Homeless Shelters Face High COVID-19 Risks | Coronavirus (COVID-19) | JAMA | JAMA Network
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News From the Centers for Disease Control and Prevention
June 9, 2020

Homeless Shelters Face High COVID-19 Risks

JAMA. 2020;323(22):2240. doi:10.1001/jama.2020.8854

The CDC has recommended steps that homeless shelters should take to prevent severe acute respiratory syndrome coronavirus 2 (SARS-CoV-2) transmission after studying outbreaks at several facilities across the United States.

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Among the US shelters that accommodate an estimated 1.4 million individuals annually, recent CDC investigations have shown that transmission is prevalent at some facilities but may occur undetected in others.

In late March and early April, CDC teams responded to clusters of coronavirus disease 2019 (COVID-19) cases at 5 homeless shelters in 3 cities: Boston, San Francisco, and Seattle. Teams carried out SARS-CoV-2 testing at these shelters and others in Seattle and Atlanta. Results for 1192 residents and 313 staff at 19 shelters showed that at sites with 2 or more cases, between 17% and 66% of residents and between 16% and 30% of staff tested positive. At a Seattle shelter with 1 reported case, 5% of residents and 1% of staff tested positive, while 4% of residents and 2% of staff tested positive at 2 shelters in Atlanta with no previously reported cases.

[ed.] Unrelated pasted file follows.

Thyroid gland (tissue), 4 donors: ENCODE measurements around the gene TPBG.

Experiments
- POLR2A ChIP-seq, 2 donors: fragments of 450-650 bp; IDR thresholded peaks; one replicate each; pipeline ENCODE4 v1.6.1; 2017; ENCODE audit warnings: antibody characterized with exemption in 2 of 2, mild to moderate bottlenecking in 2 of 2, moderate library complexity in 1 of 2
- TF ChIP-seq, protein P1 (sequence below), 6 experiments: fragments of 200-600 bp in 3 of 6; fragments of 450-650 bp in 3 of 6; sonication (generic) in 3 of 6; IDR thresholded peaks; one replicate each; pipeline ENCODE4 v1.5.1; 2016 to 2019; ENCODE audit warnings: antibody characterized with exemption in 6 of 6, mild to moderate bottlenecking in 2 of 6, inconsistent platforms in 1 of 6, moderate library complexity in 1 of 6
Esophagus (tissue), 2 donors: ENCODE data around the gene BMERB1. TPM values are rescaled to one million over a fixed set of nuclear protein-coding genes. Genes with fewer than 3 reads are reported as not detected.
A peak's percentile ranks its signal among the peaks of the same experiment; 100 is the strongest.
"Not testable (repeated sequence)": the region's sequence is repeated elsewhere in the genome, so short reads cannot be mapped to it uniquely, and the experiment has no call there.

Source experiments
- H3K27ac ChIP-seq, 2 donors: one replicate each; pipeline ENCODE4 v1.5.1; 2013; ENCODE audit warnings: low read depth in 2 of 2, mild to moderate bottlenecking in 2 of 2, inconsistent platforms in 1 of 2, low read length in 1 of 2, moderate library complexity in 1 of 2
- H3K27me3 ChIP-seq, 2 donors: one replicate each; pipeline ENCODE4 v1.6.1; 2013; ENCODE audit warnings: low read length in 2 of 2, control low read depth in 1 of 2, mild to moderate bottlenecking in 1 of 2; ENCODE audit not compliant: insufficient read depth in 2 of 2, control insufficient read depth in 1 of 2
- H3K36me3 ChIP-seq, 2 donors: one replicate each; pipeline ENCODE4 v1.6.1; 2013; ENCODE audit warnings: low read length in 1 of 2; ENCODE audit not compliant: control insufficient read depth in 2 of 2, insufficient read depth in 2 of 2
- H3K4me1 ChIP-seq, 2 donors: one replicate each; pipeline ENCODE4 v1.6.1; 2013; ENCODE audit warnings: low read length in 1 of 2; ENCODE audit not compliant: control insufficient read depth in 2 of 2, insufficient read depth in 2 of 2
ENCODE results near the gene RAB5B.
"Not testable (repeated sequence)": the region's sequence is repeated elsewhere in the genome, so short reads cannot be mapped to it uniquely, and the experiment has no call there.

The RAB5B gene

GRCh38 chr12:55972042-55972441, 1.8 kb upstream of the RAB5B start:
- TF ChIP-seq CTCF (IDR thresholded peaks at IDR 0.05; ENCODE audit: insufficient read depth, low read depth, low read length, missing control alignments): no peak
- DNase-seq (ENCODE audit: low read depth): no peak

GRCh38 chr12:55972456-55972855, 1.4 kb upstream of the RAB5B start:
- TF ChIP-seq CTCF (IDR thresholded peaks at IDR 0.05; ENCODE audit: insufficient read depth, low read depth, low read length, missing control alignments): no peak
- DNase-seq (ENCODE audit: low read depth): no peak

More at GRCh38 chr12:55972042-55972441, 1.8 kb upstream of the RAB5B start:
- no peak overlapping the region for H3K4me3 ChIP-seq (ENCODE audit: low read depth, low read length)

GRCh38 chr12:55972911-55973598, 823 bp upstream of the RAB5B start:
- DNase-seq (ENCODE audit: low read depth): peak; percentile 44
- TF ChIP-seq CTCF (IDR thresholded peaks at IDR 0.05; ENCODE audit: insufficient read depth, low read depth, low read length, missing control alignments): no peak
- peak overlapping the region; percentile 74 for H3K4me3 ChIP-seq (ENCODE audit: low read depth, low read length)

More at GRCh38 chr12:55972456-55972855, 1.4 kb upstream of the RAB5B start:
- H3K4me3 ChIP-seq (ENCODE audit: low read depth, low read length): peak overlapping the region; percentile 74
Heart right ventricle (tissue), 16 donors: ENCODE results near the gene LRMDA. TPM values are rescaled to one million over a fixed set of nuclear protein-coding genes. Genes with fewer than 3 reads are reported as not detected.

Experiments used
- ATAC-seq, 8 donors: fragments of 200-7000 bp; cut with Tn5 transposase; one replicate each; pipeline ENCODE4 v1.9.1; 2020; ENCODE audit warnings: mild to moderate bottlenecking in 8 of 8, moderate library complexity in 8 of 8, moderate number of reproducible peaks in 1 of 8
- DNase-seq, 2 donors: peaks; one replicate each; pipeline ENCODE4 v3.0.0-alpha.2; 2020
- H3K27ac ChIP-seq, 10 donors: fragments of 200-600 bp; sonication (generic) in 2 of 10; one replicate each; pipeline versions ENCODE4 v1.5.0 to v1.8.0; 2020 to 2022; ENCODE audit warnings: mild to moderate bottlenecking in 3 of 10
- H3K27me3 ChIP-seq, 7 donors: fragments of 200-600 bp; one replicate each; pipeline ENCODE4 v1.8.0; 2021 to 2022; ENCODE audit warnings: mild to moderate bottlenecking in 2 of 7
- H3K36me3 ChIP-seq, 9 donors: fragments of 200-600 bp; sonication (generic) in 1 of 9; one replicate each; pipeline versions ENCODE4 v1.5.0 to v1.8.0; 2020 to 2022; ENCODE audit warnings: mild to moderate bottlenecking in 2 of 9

“Homelessness poses multiple challenges that can exacerbate and amplify the spread of COVID-19,” the investigators wrote. “Homeless shelters are often crowded, making social distancing difficult. Many persons experiencing homelessness are older or have underlying medical conditions,” which increases their risk of severe disease.

To protect residents and staff, the CDC has recommended that shelters implement infection control practices, apply social distancing measures such as ensuring residents sleep 6 feet apart, and encourage residents and staff to wear masks. The CDC also has advised shelters to encourage residents to shelter in place, test staff and residents, and promptly isolate those who are symptomatic or test positive.

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